April 27, 2012

Friedrich Gerull

Between 1914 and 1920, thousands of Canadians of Ukrainian and Eastern European descent were imprisoned in internment camps across Canada, simply on the basis of their origins. For decades, their stories were buried under fear and shame


  Friedrich Gerull was one of these thousands. Who was Friedrich?   The first we learn of Friedrich being interred is by a post card that was sent to him in 1917 to Fort Henry Kingston Ontario that was in my grandfather's possession.  Was Friedrich a brother or Uncle?  He was obviously much cared about because family wrote to him.

  Internees at Fort Henry were removed by the end of 1917; however, it seems Friedrich was not released and instead ended up at another camp in Kapuskasing.  On October 27, 1919 he was Repatriated and sent back to Germany on the ship Pretorian.   His journey to come to the Americas for a better life came to a disheartening end.


If Friedrich was grandpa's brother they kept in touch up until WWII after which he heard nothing about anyone in his family.  What happened to Friedrich and the rest of the family?



click on image to take you to newspaper archive

What it was like for Internee's

April 25, 2012

Internments

When one speaks of Internment Camps they think of WWII and Japanese Americans but Internment Camps existed before. In WWI, Canada interred Ukrainians and others considered a threat including Germans, women weren't interred. One of those interred was a relative named Friedrich Gerull. We do not know who Friedrick was to my grandfather but he was a relative because a post card sent to Friedrich while interred is currently in our possession as well as other photos we thought didn't exist. Photos to follow soon.




Most of the POWs of German nationality and German-speaking Austrians were separated from the other internees and placed into a "first-class" category. This meant that they were generally kept in relatively more comfortable camps, such as the one established in Fort Henry, near Kingston, Ontario However, the majority of those described as "Austrians" (on lists of prisoners these men were often more precisely categorized as "Galicians" of "Greek [Ukrainian] Catholic" religious affiliation or as "Ruthenians", although the word Ukrainian was also used in some official reports) were sent to work sites in Canada's hinterland, to places like Spirit Lake, Quebec; Castle Mountain, Alberta; and Otter Creek, British Columbia There they were obliged not only to construct the internment camps but to work on road-building, land-clearing, wood-cutting, and railway construction projects As the need for soldiers overseas led to a shortage of workers in Canada, many of these "Austrian" internees were released on parole to work for private companies, the federal and provincial governments, and the railway companies. Their pay was fixed at a rate equivalent to that of a soldier, which was less than what they might have expected to make if they had been able to offer their labour in the marketplace. As General Otter dryly noted, this "system proved a great advantage to the organizations short of labour". Thus, the internment operations not only uprooted families but also allowed for exploitation of many of the internees' labour.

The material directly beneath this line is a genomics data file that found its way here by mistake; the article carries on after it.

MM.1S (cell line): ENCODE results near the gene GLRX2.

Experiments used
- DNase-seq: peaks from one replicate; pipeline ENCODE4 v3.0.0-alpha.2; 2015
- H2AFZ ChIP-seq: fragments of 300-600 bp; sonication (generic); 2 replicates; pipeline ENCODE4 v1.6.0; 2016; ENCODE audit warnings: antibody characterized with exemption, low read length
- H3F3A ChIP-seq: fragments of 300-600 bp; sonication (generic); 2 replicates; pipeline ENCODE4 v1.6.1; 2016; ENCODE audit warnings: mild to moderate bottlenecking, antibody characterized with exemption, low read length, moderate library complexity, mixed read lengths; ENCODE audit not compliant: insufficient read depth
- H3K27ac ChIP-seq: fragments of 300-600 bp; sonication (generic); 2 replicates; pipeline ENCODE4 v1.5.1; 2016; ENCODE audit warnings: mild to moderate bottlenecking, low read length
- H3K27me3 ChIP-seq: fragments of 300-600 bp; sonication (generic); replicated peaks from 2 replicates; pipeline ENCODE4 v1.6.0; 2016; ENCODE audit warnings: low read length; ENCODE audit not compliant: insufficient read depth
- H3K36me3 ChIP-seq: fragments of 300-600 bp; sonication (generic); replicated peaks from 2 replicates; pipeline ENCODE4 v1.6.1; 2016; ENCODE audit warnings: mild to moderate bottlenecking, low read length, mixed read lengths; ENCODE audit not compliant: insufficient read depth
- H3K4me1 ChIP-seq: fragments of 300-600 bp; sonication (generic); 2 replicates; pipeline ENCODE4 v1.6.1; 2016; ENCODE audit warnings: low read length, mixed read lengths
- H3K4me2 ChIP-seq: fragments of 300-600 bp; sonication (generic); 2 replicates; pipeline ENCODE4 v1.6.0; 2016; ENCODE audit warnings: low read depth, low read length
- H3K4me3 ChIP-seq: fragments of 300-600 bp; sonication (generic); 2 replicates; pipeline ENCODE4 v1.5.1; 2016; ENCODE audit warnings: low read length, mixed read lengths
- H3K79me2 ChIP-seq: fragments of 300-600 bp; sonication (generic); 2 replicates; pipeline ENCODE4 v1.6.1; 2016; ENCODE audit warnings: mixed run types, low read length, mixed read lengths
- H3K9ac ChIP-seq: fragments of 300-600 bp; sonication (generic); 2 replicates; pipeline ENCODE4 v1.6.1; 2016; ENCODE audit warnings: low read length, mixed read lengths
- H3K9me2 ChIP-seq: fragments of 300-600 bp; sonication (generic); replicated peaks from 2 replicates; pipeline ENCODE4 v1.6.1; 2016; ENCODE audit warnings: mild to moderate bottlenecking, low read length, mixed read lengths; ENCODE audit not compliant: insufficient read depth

April 1, 2012

1940 Census



 The 1940's Census becomes available starting tonight at midnight.  Ancestry.com will begin to input the data and make it available as quickly as possible but to research once available you will need a subscription.   FamilySearch Record Search will start making it available for free.  Why not help them out and volunteer to index https://the1940census.com/?cid=fsHomeT1940Plt.  The more people indexing the quicker it becomes available for searching.